July 17, 2024

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Hollywood writers will continue the strike, halting TV and movie productions

Hollywood writers will continue the strike, halting TV and movie productions

He said: “These companies do not understand what is the fate of the pike.” “And what will happen is a whole generation of software makers who may be very talented, who may have a lot to say about the world, but functionally don’t know how to do the job that they’re going to be asked to do.”

However, studio executives have said they’ve had their own share of problems, and this isn’t the best time to make big raises.

For several years, Wall Street has rewarded media companies for investing in streaming services at any cost in order to grow their subscribers. But investors soured on that philosophy last year, prompting studio executives to find a way to turn loss-making streaming services into profit drivers.

The repercussions have been brutal. Disney is in the process of laying off 7,000 employees. Warner Bros. Discovery announced and shuffled thousands of titles last year while trying to pay down a debt load of nearly $50 billion. Other media companies have adopted similar cost-saving measures.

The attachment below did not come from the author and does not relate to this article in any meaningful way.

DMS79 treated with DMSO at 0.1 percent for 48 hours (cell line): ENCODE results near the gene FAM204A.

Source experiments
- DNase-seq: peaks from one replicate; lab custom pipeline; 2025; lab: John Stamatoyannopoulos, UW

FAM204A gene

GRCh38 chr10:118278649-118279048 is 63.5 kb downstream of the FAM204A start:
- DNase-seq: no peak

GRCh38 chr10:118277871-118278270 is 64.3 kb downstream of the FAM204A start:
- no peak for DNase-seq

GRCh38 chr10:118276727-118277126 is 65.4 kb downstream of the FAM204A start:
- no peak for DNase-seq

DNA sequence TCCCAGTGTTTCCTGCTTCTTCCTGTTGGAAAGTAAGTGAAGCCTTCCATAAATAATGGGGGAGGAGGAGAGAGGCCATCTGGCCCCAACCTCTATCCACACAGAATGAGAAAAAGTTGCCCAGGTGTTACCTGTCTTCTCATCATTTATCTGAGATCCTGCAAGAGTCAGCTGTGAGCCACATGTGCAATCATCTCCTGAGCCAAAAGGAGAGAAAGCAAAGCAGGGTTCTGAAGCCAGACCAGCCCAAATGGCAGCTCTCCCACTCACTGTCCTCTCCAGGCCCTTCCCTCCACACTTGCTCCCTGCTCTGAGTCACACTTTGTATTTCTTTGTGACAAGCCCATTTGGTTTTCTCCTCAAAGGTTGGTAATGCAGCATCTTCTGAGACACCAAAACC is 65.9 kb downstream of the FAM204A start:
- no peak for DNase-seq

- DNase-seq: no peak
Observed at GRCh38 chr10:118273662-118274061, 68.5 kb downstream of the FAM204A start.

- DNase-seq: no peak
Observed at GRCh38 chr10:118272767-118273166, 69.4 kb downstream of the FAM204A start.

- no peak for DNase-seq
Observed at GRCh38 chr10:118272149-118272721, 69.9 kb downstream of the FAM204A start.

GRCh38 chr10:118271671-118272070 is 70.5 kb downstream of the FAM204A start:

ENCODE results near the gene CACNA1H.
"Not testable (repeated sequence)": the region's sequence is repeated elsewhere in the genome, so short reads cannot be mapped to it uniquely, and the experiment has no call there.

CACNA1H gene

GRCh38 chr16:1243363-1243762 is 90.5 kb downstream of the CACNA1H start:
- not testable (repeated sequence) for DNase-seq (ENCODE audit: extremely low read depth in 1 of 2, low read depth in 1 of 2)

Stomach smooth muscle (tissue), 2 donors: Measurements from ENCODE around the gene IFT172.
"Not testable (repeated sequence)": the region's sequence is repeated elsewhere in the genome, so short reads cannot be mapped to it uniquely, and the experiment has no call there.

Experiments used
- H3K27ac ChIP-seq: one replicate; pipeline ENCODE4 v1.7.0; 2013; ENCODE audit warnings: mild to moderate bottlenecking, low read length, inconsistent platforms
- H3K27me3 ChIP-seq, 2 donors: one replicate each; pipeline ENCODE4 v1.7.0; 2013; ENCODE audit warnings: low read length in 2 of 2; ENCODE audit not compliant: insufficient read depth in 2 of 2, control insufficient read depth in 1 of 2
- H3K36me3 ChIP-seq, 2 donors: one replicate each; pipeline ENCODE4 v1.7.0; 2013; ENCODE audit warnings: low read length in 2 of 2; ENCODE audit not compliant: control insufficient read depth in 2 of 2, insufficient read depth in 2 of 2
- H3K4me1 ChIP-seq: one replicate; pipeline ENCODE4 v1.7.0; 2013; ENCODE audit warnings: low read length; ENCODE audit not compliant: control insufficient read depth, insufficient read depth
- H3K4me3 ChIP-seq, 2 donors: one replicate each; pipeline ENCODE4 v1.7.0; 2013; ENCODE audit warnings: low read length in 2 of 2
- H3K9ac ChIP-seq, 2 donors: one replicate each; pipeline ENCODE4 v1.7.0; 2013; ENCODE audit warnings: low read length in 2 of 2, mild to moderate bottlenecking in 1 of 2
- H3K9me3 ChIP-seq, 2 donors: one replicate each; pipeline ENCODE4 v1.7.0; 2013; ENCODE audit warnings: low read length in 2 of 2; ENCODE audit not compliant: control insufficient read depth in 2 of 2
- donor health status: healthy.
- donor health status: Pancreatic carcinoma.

However, the executives also said they could weather the strike. Last month, David Zaslav, CEO of Warner Bros. Discovery, “We set ourselves up, we had a lot of content produced.” Two weeks ago, Netflix co-CEO Ted Sarandos suggested that the streaming service would be better protected than its competitors because of the number of unscripted foreign series being produced. “We can probably serve our members better than most,” he said.

However, he admitted that the consequences of the strike would be significant.

“The last time there was a strike, it was devastating for the creators,” Sarandos said. “It was really hard in the industry. It was painful for the local economies that support the production and it was very, very bad for the fans.”

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Screenwriters have dropped out six times over the decades. Historically, they have had the courage to strike long. In addition to the 100-day strike in 2007, the Writers also marched in sit-down lines for 153 days in 1988. The Writers also showed signs of remarkable unity. In mid-April, 98 percent of the more than 9,000 writers representing the unions allowed a strike.